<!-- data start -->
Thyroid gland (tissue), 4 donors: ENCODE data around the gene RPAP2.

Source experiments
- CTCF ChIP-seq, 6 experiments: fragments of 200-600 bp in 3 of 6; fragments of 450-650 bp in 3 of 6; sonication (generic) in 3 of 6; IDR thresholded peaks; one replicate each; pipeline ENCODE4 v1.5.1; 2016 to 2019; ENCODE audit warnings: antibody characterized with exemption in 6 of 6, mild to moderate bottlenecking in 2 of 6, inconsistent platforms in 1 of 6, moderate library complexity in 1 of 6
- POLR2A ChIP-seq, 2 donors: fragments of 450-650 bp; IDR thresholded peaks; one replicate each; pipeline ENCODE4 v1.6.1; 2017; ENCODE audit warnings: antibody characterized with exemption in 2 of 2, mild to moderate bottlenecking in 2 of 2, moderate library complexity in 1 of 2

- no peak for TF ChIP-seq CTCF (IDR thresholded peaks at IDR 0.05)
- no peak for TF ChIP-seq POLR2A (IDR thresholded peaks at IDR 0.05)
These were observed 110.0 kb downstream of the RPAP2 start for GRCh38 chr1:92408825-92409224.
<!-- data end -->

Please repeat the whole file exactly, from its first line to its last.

Thyroid gland (tissue), 4 donors: ENCODE data around the gene RPAP2.

Source experiments
- CTCF ChIP-seq, 6 experiments: fragments of 200-600 bp in 3 of 6; fragments of 450-650 bp in 3 of 6; sonication (generic) in 3 of 6; IDR thresholded peaks; one replicate each; pipeline ENCODE4 v1.5.1; 2016 to 2019; ENCODE audit warnings: antibody characterized with exemption in 6 of 6, mild to moderate bottlenecking in 2 of 6, inconsistent platforms in 1 of 6, moderate library complexity in 1 of 6
- POLR2A ChIP-seq, 2 donors: fragments of 450-650 bp; IDR thresholded peaks; one replicate each; pipeline ENCODE4 v1.6.1; 2017; ENCODE audit warnings: antibody characterized with exemption in 2 of 2, mild to moderate bottlenecking in 2 of 2, moderate library complexity in 1 of 2

- no peak for TF ChIP-seq CTCF (IDR thresholded peaks at IDR 0.05)
- no peak for TF ChIP-seq POLR2A (IDR thresholded peaks at IDR 0.05)
These were observed 110.0 kb downstream of the RPAP2 start for GRCh38 chr1:92408825-92409224.